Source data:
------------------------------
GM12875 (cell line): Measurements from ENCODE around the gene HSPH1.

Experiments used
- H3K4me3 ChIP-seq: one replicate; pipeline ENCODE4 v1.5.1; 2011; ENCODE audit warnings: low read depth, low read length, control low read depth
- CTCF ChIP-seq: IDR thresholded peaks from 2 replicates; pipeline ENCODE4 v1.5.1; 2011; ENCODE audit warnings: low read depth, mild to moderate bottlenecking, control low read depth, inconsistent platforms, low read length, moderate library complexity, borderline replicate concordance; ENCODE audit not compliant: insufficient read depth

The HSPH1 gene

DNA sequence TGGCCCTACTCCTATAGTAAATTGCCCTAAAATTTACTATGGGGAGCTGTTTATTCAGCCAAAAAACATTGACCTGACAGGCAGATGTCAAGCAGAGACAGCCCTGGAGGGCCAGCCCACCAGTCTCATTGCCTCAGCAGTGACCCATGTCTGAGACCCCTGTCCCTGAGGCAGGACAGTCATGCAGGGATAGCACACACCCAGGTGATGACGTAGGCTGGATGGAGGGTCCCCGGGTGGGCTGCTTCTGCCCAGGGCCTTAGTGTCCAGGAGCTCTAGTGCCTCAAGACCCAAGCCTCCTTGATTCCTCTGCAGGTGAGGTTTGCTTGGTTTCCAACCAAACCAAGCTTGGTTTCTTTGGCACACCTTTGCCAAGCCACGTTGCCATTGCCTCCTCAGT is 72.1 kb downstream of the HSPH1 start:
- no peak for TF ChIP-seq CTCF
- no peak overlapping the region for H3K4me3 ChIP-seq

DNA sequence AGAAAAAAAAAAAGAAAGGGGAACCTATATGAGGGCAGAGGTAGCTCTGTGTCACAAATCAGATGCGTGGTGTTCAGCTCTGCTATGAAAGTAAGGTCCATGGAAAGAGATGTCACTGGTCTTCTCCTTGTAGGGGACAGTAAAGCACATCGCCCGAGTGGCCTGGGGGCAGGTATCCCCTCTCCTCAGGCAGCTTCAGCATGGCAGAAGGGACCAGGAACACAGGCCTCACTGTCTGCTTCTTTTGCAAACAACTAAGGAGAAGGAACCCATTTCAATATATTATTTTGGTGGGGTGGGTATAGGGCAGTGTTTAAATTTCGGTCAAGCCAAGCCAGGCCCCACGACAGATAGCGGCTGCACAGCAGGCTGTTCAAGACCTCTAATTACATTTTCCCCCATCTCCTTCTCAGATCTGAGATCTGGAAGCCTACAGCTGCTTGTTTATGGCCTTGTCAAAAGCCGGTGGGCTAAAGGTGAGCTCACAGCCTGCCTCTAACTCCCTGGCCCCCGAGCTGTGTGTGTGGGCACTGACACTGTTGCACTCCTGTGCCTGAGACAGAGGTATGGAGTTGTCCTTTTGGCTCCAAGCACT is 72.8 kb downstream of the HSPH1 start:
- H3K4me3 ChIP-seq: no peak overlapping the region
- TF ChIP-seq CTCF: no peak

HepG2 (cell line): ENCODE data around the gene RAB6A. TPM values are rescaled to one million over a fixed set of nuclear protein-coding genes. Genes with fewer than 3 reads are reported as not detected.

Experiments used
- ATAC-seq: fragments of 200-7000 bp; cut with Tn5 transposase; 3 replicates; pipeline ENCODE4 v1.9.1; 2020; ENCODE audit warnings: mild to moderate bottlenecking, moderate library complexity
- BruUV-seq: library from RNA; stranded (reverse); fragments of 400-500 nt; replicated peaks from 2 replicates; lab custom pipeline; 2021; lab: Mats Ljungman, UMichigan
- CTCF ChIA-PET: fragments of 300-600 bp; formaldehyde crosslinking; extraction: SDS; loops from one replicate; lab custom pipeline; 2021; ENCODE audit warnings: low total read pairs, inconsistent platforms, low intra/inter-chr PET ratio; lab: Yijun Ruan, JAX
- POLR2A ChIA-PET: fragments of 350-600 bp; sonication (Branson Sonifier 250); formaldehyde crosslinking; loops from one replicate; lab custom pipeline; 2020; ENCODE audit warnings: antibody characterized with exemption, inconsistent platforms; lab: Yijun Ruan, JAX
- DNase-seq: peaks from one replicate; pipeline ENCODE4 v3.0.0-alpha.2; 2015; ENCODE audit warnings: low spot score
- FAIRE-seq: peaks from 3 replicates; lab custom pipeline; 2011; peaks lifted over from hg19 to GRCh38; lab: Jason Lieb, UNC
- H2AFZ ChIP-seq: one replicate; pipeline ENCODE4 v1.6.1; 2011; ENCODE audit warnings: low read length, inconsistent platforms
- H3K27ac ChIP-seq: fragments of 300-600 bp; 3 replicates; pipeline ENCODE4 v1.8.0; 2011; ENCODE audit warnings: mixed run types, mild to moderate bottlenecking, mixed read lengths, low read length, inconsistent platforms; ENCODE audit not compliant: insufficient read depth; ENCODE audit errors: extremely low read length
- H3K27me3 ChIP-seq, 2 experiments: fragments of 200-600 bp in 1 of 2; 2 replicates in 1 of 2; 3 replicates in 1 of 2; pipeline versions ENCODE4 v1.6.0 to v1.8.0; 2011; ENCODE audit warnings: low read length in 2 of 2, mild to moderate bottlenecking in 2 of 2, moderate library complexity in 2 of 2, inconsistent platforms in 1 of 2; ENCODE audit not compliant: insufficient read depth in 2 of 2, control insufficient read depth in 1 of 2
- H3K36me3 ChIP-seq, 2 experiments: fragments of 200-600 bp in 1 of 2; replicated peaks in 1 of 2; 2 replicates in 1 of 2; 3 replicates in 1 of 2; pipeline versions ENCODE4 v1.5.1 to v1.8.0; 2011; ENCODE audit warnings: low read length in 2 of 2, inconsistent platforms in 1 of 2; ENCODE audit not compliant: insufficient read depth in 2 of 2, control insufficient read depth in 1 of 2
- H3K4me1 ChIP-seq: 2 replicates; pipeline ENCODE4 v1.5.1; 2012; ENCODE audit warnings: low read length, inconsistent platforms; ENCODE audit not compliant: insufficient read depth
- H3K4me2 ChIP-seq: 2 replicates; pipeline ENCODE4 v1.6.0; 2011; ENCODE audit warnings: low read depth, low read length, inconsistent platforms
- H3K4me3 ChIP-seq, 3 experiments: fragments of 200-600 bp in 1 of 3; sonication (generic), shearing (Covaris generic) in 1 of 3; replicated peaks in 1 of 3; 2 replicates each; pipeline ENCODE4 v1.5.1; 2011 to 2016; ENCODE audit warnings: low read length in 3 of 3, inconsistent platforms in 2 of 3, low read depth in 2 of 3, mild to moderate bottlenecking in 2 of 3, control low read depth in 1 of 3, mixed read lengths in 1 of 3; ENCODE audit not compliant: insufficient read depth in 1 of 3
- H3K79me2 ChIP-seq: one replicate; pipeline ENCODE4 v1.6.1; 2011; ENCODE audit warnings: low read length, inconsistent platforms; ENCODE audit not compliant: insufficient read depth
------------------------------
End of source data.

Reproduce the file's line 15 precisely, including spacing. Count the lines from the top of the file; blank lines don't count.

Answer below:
- BruUV-seq: library from RNA; stranded (reverse); fragments of 400-500 nt; replicated peaks from 2 replicates; lab custom pipeline; 2021; lab: Mats Ljungman, UMichigan